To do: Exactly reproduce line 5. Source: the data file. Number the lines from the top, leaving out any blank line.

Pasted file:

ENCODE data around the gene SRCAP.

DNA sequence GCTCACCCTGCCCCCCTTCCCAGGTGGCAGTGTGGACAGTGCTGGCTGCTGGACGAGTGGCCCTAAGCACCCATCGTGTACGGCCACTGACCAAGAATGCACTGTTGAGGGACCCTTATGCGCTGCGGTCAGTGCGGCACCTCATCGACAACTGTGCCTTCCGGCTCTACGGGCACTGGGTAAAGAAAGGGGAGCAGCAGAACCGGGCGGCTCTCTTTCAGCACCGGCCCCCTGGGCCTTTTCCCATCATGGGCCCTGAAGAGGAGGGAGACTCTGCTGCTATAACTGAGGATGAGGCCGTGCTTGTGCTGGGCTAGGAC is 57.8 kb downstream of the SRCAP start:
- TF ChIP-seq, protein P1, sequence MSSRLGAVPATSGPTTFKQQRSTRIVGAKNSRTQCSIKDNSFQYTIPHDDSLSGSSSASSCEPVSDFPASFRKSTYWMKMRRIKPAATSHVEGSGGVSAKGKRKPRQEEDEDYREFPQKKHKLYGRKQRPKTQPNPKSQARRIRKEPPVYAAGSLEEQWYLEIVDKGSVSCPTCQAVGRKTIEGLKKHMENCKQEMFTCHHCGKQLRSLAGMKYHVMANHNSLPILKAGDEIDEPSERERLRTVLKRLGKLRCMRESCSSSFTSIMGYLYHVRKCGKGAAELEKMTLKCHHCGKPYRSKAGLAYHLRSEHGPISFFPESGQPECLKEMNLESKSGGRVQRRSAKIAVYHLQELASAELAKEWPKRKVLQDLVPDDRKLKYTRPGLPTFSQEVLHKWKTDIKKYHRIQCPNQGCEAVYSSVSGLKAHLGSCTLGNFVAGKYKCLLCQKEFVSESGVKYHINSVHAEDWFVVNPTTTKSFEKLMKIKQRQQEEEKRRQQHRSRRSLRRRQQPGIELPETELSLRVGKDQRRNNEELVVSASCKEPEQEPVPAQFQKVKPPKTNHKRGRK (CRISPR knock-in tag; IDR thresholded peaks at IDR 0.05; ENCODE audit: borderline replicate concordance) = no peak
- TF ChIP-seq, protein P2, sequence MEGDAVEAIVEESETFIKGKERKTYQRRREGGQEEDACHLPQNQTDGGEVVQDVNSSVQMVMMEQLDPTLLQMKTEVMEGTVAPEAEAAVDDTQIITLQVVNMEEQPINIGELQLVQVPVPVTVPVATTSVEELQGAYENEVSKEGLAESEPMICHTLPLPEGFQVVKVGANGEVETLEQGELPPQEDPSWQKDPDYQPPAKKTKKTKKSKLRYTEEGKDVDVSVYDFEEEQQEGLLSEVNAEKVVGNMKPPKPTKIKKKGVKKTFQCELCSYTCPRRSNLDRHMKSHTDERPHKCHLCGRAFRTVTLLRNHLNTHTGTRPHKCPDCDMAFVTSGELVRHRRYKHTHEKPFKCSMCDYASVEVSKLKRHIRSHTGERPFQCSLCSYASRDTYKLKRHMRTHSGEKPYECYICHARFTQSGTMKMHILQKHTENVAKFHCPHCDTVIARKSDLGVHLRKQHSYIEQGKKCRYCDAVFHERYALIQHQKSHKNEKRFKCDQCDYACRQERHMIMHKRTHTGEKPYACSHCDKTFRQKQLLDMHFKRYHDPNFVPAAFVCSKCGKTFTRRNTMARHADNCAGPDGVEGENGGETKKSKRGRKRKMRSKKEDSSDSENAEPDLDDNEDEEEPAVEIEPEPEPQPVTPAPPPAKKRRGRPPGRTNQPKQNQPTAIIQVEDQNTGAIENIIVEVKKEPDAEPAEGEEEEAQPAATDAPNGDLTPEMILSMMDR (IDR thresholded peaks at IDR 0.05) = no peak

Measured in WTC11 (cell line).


Measured in WTC11 (cell line).